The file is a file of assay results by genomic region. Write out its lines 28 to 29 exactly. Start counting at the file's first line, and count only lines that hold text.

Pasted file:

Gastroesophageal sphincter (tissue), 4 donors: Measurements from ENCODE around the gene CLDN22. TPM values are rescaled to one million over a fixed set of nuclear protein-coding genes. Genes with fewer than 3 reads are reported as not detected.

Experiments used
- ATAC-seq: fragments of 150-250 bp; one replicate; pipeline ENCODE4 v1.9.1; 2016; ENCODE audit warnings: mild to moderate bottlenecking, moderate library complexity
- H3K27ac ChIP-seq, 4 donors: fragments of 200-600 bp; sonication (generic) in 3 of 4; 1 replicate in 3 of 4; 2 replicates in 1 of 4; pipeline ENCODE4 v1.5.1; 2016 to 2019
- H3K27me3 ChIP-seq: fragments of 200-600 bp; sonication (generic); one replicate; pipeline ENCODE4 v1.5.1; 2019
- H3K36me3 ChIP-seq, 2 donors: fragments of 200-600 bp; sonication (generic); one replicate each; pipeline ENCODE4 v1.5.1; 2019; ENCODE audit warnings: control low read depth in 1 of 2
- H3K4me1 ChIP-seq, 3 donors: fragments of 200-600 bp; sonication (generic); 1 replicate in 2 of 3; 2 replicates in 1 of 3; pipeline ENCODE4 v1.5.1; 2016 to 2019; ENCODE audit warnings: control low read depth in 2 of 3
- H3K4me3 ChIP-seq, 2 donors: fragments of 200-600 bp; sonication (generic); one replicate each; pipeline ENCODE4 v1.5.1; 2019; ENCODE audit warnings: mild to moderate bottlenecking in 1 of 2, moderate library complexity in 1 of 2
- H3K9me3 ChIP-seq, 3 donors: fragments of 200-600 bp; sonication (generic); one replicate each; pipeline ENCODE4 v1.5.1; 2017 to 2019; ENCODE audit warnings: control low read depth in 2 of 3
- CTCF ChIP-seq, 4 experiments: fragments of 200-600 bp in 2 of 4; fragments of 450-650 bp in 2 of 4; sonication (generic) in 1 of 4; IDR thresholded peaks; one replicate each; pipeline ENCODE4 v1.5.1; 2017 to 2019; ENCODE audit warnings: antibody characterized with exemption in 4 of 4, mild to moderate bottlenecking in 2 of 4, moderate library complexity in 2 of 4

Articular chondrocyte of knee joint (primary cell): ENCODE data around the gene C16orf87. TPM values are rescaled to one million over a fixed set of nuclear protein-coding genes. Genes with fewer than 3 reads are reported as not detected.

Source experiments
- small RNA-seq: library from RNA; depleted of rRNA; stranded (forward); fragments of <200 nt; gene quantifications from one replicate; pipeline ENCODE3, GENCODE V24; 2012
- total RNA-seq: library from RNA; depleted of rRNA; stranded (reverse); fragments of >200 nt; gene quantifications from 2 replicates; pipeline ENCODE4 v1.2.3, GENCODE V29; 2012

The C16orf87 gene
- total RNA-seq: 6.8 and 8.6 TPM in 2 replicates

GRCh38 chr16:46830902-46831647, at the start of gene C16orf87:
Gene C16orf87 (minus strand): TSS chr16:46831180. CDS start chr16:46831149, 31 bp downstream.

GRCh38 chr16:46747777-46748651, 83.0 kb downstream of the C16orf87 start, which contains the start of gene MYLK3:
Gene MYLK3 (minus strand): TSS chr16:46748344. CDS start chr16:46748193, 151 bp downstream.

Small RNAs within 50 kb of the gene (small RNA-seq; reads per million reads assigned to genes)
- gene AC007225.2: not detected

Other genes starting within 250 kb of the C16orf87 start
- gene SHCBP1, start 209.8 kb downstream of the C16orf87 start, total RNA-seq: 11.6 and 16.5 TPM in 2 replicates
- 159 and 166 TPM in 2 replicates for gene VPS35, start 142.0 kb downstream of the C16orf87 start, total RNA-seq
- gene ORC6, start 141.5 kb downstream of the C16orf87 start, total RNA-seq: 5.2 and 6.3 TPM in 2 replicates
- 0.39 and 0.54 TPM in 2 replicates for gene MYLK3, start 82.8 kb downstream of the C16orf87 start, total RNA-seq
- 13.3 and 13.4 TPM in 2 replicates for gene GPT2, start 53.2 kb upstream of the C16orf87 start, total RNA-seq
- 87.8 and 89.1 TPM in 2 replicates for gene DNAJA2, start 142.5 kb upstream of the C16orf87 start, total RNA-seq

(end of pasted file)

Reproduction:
- 13.3 and 13.4 TPM in 2 replicates for gene GPT2, start 53.2 kb upstream of the C16orf87 start, total RNA-seq
- 87.8 and 89.1 TPM in 2 replicates for gene DNAJA2, start 142.5 kb upstream of the C16orf87 start, total RNA-seq